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Are consumers in developing countries willing to pay for aquaculture food safety certification? Evidence from a field experiment in Nigeria

Tran, Nhuong and Shikuku, Kelvin and Hoffmann, Vivian and Lagerkvist, Carl-Johan and Pincus, Lauren and Akintola, Shehu Latunji and Fakoya, Kafayat Adetoun and Olagunju, Olanrewaju Femi and Bailey, Conner (2022). Are consumers in developing countries willing to pay for aquaculture food safety certification? Evidence from a field experiment in Nigeria. Aquaculture. 550 , 737829
[Research article]

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Abstract

Many developing countries face challenges in managing food safety risks associated with consumption of animalsource foods. Efforts to address these challenges increasingly recognize the role of certification in agri-food systems governance. Understanding consumers' willingness to pay (WTP) for food safety certification is fundamental to determining the appropriate design and implementation of programs to reduce the burden of foodborne illnesses in developing countries. To address this need, we implemented a framed field experiment with consumers of eight farm-raised African Catfish (Clarias gariepinus) products varying in certification status (safety certified versus uncertified) and product forms (live versus smoked) to examine their WTP for food safety certification in Nigeria. We applied a mixed-effects model to account for the hierarchical structure of the data with one participant entering multiple bids, and estimated a model with participant fixed effects as a robustness check. We found that consumers were willing to pay between 3.1% and 18.8% more for fish certified as safe compared to uncertified fish. Furthermore, there was an asymmetry in food safety certification valuation, with consumers paying significant premiums for high-value larger-sized certified live and smoked catfish, but not smaller-sized certified live and smoked catfish. The results are robust to a specification in which consumer fixed effects are included. Our findings suggest there exists consumer demand for certification programs to upgrade the food safety standards of higher-value fish products in Nigeria's domestic markets. Lower-value fish products typically consumed by lower-income consumers show less potential for certification. Alternative safety regulation is needed to ensure safety practices for low-end fish products.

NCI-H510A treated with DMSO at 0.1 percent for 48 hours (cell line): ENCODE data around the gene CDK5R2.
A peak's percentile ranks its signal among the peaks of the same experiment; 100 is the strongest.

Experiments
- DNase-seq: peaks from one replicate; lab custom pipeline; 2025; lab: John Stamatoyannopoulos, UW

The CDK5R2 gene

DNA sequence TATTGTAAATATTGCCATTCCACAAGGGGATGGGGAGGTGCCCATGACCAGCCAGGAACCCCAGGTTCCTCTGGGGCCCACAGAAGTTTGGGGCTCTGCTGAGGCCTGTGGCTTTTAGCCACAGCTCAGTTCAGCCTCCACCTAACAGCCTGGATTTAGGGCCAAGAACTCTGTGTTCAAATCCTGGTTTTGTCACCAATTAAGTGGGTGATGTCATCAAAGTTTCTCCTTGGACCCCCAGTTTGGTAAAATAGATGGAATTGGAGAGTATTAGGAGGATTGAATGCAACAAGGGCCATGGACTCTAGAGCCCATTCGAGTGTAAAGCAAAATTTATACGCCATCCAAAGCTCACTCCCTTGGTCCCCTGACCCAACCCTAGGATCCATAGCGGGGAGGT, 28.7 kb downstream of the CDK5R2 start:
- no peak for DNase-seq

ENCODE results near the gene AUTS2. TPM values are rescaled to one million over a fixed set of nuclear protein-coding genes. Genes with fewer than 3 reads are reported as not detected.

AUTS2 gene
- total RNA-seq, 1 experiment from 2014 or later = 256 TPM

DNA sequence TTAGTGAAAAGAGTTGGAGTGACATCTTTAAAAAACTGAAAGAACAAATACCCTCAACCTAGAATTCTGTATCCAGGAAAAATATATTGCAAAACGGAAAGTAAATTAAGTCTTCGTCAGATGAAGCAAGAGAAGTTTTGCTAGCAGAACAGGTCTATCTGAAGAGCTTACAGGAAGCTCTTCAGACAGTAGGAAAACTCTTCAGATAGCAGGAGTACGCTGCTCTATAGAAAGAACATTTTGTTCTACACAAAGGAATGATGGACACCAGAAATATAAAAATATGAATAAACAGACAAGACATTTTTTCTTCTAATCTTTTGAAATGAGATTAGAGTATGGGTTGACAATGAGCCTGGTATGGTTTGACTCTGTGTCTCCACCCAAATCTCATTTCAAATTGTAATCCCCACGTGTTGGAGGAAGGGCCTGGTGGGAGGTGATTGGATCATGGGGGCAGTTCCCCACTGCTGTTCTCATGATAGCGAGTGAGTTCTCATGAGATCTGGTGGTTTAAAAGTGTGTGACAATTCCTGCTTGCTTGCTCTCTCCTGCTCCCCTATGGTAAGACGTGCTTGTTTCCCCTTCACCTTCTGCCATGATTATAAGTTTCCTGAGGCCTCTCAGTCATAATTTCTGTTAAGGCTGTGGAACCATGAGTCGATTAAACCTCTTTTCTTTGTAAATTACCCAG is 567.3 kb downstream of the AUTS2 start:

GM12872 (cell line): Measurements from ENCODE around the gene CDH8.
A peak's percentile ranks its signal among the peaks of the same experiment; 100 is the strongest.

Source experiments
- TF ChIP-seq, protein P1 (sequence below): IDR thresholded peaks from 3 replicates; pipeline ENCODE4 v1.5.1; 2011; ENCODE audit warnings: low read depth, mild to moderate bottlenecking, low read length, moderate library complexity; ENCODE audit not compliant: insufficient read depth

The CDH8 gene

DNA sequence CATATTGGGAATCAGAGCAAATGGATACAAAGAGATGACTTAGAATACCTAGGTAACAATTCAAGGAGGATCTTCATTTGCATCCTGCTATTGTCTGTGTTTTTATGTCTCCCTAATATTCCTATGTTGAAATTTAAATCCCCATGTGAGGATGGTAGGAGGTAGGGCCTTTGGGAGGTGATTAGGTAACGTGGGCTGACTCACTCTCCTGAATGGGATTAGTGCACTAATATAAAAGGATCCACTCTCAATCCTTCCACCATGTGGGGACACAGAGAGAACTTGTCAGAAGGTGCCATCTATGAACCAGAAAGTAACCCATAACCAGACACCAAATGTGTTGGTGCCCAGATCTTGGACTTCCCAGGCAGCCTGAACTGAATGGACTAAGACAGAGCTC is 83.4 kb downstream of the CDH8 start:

Authors/Creators:Tran, Nhuong and Shikuku, Kelvin and Hoffmann, Vivian and Lagerkvist, Carl-Johan and Pincus, Lauren and Akintola, Shehu Latunji and Fakoya, Kafayat Adetoun and Olagunju, Olanrewaju Femi and Bailey, Conner
Title:Are consumers in developing countries willing to pay for aquaculture food safety certification? Evidence from a field experiment in Nigeria
Series Name/Journal:Aquaculture
Year of publishing :2022
Volume:550
Article number:737829
Number of Pages:10
Publisher:ELSEVIER
ISSN:0044-8486
Language:English
Publication Type:Research article
Article category:Scientific peer reviewed
Version:Published version
Copyright:Creative Commons: Attribution-Noncommercial-No Derivative Works 4.0
Full Text Status:Public
Subjects:(A) Swedish standard research categories 2011 > 4 Agricultural Sciences > 401 Agricultural, Forestry and Fisheries > Fish and Aquacultural Science
(A) Swedish standard research categories 2011 > 5 Social Sciences > 502 Economics and Business > Economics
Keywords:Food safety, Aquatic food systems, Willingness to pay, Choice experiment, Certification, Nigeria
URN:NBN:urn:nbn:se:slu:epsilon-p-116663
Permanent URL:
http://urn.kb.se/resolve?urn=urn:nbn:se:slu:epsilon-p-116663
Additional ID:
Type of IDID
DOI10.1016/j.aquaculture.2021.737829
Web of Science (WoS)000771036200006
ID Code:27548
Faculty:NJ - Fakulteten för naturresurser och jordbruksvetenskap
Department:(NL, NJ) > Dept. of Economics
Deposited By: SLUpub Connector
Deposited On:13 Apr 2022 14:25
Metadata Last Modified:13 Apr 2022 14:31

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